It Seemed Like a Good Idea at the Time

The Washington Post recently ran a series of reports about civil asset forfeiture; in the wake of those articles, which were very critical, two of the lawyers who first proposed the approach, John Yoder and Brad Cates, penned a response. Rather than taking a defensive posture, however, they began with an admission that the program had failed.

Last week, The Post published a series of in-depth articles about the abuses spawned by the law enforcement practice known as civil asset forfeiture. As two people who were heavily involved in the creation of the asset forfeiture initiative at the Justice Department in the 1980s, we find it particularly painful to watch as the heavy hand of government goes amok. The program began with good intentions but now, having failed in both purpose and execution, it should be abolished.

The idea, they wrote, had seemed so simple: “Seize the ill-gotten gains of big-time drug dealers and remove the financial incentive for their criminality. After all, if a kingpin could earn $20 million and stash it away somewhere, even a decade in prison would have its rewards. Make that money disappear, and the calculus changes.”

But as they note, since that relatively modest beginning, the concept has been steadily expanded: first,  to include not only cash earned illegally but also purchases or investments made with that money. The property eligible for seizure now includes “instrumentalities” in the trafficking of drugs, such as cars or even jewelry. Eventually, more than 200 crimes beyond drugs came to be included in the forfeiture scheme.

Even at the outset, the use of seized property was an issue. Drug Enforcement Administration agents, for example, might see a suspected dealer in a car they wanted for undercover work and seize it. But if the car had an outstanding loan, the DEA could not keep it without paying the lien. This led to distorted enforcement decisions, with agents choosing whom to pursue based on irrelevant factors such as whether the target owed money on his car.

As time went on and states got into the forfeiture game, the uses became more personally rewarding for law enforcement. Maintaining an undercover identity was often no longer even part of the justification for seizures.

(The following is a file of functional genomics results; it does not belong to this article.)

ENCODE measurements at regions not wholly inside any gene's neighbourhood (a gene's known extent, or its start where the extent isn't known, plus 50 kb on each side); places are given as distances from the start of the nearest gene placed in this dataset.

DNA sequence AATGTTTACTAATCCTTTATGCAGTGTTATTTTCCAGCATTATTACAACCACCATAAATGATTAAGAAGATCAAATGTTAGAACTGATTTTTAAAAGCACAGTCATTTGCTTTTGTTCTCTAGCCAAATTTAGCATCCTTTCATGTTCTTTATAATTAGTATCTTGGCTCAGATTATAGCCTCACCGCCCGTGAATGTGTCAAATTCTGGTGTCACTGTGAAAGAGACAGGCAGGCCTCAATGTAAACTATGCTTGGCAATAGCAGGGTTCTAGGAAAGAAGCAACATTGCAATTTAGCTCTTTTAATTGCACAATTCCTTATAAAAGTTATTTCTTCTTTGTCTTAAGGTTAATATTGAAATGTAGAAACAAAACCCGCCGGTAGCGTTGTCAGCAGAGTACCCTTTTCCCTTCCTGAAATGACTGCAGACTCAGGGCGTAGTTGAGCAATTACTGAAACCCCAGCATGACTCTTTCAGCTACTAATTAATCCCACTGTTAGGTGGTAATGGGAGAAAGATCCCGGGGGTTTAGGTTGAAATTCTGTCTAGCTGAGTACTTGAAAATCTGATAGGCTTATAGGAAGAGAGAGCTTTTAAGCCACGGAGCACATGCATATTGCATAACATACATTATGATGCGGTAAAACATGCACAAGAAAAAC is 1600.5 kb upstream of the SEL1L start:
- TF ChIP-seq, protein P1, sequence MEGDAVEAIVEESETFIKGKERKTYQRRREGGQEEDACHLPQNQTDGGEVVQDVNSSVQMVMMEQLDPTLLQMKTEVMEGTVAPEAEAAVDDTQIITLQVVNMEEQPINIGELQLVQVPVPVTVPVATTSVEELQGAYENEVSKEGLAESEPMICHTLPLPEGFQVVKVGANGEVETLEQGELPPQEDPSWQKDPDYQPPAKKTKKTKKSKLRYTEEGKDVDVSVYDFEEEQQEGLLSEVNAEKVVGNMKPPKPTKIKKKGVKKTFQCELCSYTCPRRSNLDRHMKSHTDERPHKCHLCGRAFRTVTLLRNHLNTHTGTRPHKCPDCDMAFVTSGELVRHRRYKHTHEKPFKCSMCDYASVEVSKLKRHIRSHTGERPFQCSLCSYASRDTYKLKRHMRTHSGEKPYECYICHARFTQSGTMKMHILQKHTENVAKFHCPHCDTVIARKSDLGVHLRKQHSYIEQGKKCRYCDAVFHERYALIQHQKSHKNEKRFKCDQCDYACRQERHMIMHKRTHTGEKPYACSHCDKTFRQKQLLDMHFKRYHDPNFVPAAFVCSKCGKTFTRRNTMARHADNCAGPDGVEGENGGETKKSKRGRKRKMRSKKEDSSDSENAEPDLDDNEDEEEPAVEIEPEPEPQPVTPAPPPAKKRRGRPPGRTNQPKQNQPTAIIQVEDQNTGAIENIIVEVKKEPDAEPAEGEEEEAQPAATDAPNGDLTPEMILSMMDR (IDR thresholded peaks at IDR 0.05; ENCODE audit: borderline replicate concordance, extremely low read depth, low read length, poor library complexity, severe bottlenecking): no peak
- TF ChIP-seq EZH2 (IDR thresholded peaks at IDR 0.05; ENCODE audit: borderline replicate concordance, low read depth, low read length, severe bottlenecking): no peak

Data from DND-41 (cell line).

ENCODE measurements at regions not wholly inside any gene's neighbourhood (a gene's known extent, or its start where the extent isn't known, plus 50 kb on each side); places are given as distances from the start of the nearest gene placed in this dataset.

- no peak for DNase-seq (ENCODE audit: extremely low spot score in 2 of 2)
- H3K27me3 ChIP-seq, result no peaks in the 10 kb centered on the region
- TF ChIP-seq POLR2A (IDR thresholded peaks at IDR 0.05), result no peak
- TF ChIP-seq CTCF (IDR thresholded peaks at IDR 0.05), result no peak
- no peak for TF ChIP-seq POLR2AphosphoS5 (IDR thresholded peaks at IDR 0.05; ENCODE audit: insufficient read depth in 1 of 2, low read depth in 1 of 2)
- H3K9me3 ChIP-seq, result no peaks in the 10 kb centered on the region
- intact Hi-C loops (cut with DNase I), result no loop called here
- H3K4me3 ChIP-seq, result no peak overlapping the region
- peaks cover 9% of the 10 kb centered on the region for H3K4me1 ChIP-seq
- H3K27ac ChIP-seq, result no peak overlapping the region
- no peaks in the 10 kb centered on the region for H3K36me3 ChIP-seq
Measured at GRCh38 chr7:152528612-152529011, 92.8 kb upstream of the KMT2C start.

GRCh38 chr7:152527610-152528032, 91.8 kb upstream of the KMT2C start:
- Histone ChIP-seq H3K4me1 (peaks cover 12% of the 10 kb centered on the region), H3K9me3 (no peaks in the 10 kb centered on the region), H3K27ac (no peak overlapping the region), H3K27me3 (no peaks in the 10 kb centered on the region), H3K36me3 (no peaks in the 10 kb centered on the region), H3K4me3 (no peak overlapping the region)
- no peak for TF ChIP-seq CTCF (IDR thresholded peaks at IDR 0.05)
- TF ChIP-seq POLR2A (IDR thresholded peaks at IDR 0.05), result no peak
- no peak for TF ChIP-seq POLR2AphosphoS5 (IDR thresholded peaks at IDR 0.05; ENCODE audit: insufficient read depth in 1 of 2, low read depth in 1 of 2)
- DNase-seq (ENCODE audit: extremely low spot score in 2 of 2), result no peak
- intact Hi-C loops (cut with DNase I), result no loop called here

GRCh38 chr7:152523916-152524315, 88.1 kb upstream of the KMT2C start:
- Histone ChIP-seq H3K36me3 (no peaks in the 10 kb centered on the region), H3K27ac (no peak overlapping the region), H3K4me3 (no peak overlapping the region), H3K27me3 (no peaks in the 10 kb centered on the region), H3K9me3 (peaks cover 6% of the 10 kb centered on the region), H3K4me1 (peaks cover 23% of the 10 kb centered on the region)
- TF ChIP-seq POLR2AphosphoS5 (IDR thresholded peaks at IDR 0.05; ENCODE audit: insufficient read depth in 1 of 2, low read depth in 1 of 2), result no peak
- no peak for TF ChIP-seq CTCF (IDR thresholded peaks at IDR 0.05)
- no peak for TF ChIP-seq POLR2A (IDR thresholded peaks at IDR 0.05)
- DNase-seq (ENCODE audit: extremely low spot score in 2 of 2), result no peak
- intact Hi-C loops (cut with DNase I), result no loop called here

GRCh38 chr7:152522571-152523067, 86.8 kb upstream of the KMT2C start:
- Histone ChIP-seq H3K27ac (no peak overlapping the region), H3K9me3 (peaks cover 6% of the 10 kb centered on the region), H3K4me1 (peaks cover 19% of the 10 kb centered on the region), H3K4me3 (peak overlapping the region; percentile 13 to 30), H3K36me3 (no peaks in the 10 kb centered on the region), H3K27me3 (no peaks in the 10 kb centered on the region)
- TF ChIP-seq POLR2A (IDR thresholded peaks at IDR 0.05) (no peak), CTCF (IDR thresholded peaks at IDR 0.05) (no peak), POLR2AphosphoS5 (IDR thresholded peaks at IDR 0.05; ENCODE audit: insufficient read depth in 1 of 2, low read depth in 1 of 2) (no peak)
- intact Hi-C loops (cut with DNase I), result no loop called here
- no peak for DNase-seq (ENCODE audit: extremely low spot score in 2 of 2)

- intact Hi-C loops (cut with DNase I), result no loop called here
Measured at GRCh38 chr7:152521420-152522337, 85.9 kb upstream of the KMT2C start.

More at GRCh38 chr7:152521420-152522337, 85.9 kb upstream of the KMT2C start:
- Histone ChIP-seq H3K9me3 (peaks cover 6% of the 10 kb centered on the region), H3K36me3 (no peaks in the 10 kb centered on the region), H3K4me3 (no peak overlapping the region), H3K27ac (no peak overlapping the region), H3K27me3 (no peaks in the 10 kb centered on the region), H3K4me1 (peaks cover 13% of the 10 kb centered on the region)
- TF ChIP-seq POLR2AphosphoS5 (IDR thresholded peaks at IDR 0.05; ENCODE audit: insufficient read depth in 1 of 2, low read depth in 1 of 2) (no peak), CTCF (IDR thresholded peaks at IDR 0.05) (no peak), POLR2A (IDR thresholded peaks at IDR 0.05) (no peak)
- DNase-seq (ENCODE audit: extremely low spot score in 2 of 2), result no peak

Law enforcement agents and prosecutors began using seized cash and property to fund their operations, supplanting general tax revenue, and this led to the most extreme abuses: law enforcement efforts based upon what cash and property they could seize to fund themselves…

Anyone who knows a criminal defense lawyer has heard horror stories about innocent people caught up in law enforcement behaviors that look more like extortion than policing. Worse, these behaviors are totally inconsistent with the constitution. As the authors say:

Our forfeiture laws turn our traditional concept of guilt upside down. Civil forfeiture laws presume someone’s personal property to be tainted, placing the burden of proving it “innocent” on the owner. What of the Fourth Amendment requirement that a warrant to seize or search requires the showing of probable cause of a specific violation?

When the folks who dreamed up these laws in the first place tell you they’ve outlived any usefulness they may once  have had, it’s probably time to get rid of them.


  1. I wondered if they might take Mr Footballs car and cash when he was up to no good in the middle of the night in Carmel. Nope. Some folks can be trolling around with a car full of cash and drugs and get to KEEP their car and cash. Funny how that works. Equal Justice?

  2. @Patmcc: Please. I have never seen any forfeiture actions in Hamilton County based on an OWI. A normal person in “Mr. Football’s” situation would have gotten the exact same sentence and possibly been able to get a deferral instead of a conviction.

  3. Interesting. Generally law enforcement is held in check by the judicial. Like the need for search warrants for example. In this case, I would have thought that civil forfeiture would be part of sentencing, administered by a judge guided by prosecution and defense lawyers.

    Under those conditions it seems like it might have achieved its original goals without creating abuses.

  4. The little town I live in (in Hancock Co.) had a problem with this. The police were confiscating property and automobiles. The autos had a way of disappearing. I guess one could assume the same for any other seized property. The town marshall (in charge of the police) decided not to seek reappointment, so he moved on to a larger town and was never prosecuted. In fact there was never an investigation. He’s now a sheriff.

  5. Kilroy, you can find Irsay’s arrest report at It was much more than just an OWI. Irsay was found with more than $29,000 in cash and several pill bottles with prescription drugs. I remember earlier reports saying the prescription bottles did not have his name on them. In any event, the quantity and type of medications showed that this was more than just a man carrying blood pressure meds in his own name. As a defense lawyer, I have seen cars seized for having a marijuana roach in the ashtray. If the forfeiture laws had been applied consistently, Irsay’s money and car would have been seized. With his wealth and ability to hire the best attorneys, the civil forfeiture may not have succeeded. With the less wealthy clients I see, success is not as likely.

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